USSR," 4 p.m., Rackham Lecture Hall.
Inst. of Gerontology-John McLeish, "The Continuum of Creativity," 8
p.m., Rackham Aud.
ISR-Delmar Landen, "Transforming Organizations: Principles and
Strategies," 3 p.m., Rackham Amph.
Med. Ctr. Bible Study-Meeting, 12:30 p.m., F2230 Mott Hospital.
MHRI-Jim Roberts on "Regulations of the ACTH Endorphin, Gene
Products," 3:45 p.m., L057 MHRI.
Mich. Econ Society-general business meeting, 5:15 p.m.,. Lansing
Lounge, Econ. Building.I
PIRGIM-Sen. John Hertel, Jerry Strickland, "Toxic Waste in Michigan,"
7:30 p.m., Union Conference Rooms, 4, 5, and 6.
Spartacus Youth League-"The Vanguard Party and the Russian
Revolution," 7:30 p.m., Union Welker Room.
Viewpoint Lectures-Ken Woolmer, "Parliamentary vs. Democratic
Governmental Procedures," 8 p.m., Union Ballroom.
Vision/Hearing-Jochen Schacpt, "Biochemical Studies in the Peripheral
Auditory System," 12:15 p.m., 2055 MHRI.
MEETINGS
Alcoholics Anonymous-Open meeting, 8:30 p.m., N2815 U. Hospital.
Ann Arbor Advocates for Safe Alternatives in Childbirth-meeting with
Dr. Cecil Mackey, 7:30 p.m., 602 East Huron.
Campus Weight Watchers-meeting, 5:30 p.m., League Project Room.
Intervarsity Christian Fellowship-Meeting, 7 p.m., League and Union.
Int. Ctr.-lunch meeting, "Traineeships Abroad," noon, Int. Ctr. Rec.
Room.
PIRGIM-tenants' task force meeting, 6 p.m., 4th floor Union.
Sailing Club-meeting, 7:45 p.m., 311 W. Engin.
MISCELLANEOUS
Computing Center-Chalk Talk, 12:10 p.m., NUBS Room 111, Introduction
to MTS,.7 p.m., Room 2235 Angell Hall.
CRLT-Workshop, Darl Zinn and Carl Berger, "An Intro. to Using Per-
sonal Computers in Teaching," 3:15 p.m., 109 E. Madison.
Eckankar-Course, "Key to Secret Worlds," 7:30 p.m., 302 E. Liberty.
HRD-Workshop, "Understanding Payroll Procedures," and "Doing
Business with the Cashier's office," 9:30 a.m.
PIRGIM-Killing Ground and workshop, 7:30 p.m., Union Conf. Rooms, 4,
5, and 6.
To submit items for the Happenings Column, send them in care of:
Happenings, The Michigan Daily, 420 Maynard St., Ann Arbor, MI, 48109.

By JULIE SELBST
After the close last night of the tenth
negotiating session between University
Hospital registered nurses and ad-
ministrators, a spokeswoman for the
Professional Nurses' Council said that
a tentative agreement has been
reached on approximately 20 out of 70
articles of the nurses' contract curren-
o tly being negotiated.
Margot Barron, head of the six-
person negotiating team for the nurses
declined to comment either on the nur-
ses' demands or on the negotiations
themselves, sying that to do so could
sabotage the progress that has been
made already.
OVER 1,000 registered nurses at
University Hospital are represented by
the bargaining unit. That figure in-
cludes all nurses except head nurses,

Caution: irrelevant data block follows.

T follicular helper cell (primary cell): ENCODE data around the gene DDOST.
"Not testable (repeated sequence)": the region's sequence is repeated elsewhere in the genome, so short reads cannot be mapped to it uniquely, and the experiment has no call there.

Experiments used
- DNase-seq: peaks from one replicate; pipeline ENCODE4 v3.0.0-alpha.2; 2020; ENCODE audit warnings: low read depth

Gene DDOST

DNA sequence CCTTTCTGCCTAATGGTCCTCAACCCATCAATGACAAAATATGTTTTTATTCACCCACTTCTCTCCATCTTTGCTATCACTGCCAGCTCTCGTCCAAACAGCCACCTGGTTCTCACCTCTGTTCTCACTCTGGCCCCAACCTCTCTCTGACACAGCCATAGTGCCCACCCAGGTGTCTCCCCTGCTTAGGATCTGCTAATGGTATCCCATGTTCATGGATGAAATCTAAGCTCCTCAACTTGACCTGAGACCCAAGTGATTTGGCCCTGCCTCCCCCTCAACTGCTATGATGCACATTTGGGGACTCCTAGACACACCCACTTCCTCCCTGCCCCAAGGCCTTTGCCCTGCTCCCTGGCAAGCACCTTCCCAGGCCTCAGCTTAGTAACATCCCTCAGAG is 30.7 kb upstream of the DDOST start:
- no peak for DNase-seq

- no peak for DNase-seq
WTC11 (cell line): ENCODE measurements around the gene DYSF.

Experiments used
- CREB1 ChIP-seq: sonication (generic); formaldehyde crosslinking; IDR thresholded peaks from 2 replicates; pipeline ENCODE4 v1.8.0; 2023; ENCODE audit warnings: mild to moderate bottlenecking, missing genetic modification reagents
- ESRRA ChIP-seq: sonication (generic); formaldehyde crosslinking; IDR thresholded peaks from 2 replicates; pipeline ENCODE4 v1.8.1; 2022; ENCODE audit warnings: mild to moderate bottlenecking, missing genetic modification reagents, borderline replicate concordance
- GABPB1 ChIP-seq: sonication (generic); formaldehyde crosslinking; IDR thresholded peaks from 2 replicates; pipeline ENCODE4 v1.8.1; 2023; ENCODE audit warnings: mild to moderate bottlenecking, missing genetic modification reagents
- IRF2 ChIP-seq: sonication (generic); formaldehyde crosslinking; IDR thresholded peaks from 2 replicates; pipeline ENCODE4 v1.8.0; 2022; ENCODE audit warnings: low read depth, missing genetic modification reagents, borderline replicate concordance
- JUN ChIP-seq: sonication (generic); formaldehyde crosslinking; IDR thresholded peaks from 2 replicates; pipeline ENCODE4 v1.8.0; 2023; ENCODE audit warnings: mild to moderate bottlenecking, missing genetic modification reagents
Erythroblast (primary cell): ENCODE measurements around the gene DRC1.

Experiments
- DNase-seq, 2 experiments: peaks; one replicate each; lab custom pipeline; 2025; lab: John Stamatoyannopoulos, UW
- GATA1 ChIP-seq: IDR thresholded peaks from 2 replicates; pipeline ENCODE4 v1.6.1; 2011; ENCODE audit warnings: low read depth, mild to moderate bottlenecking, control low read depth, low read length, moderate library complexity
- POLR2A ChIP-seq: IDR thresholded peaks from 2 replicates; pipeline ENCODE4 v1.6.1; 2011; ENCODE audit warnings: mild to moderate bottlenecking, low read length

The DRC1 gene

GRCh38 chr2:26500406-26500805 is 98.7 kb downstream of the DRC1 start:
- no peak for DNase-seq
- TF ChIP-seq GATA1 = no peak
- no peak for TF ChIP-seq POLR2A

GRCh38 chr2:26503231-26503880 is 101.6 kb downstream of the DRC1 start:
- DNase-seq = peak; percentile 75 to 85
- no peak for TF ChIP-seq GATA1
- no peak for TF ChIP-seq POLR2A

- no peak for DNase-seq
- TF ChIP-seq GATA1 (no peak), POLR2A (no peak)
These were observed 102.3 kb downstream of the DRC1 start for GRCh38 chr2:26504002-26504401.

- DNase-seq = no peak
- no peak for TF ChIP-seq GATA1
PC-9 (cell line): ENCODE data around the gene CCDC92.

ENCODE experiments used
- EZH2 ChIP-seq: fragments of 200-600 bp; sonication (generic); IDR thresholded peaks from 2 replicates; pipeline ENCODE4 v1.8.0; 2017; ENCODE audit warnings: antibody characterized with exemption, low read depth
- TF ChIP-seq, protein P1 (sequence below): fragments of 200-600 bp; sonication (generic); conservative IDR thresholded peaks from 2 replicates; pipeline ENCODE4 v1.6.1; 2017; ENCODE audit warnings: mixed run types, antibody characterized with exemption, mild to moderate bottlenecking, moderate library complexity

assistant head nurses, and the acting
director of nursing. Conflict of interest
would force these nurses to negotiate in
a separate bargaining unit, since they
are also University adminsitrators. At
present, no such negotiations are under
way.
Barron also declined to comment on
the prospect of a walkout, adding that
she does not know how much longer
negotiations will continue. She did say,
however, that she expects talks to con-
tinue late into the evening for at least
several more days.
"Where we are in this stage of
bargaining, you're working ard to
come to some sort of agreement," she
said, indicating that she did not wish to
discuss the matter further because the
goals of the union membership in
general might not coincide exactly with

the bargaining unit's progress so far,
which would postpone a contract set-
tlement.
If the nurses were to decide to walk
out, the hospital would not be left
without nurses. There is a contingency
plan, although University Assistalnt
Personnel Director John Forsyth would
not speculate on the necessity of calling
that plan to action.
The nurses have been working
without a contract since September 30.

CONTACT LENSES
Contact Lens Special $178.50
includes exam, fitting, dispensing, follow-up visits, starter
kits, and 6 month check up.
*includes second pair of hard tenses
Dr. Paul C. Uslan, Optometrist
545 Church Street
769-1222 by appointment
All frames 20% off with this ad
OFFER EXPIRES FRI., Oct. 31

0
- ..
K
0 .
p ,;o [,,
, -
u

The Center for Russian and East European Studies
PROUDLY PRESENTS
GUT OFER, Associate Professor of Economics,
The Hebrew University, Jerusalem

"Who Is More Equal? Sex and Income Distribution in the U.S.S.R.

A Special Lecture
Free and Open to the Public

Thursday, October 9
4-6 p.m.
East Lecture Hall
3rd Floor, Rackham

U

;, ".;..:;::...-> 4;:f+": ::ye:"w.9
t3
She's tough... And she's out
but she sides to beat the
with the mob at their
little guy. own game.
COLUMBIA PICTURES PRESENTS

Back to Top

© 2021 Regents of the University of Michigan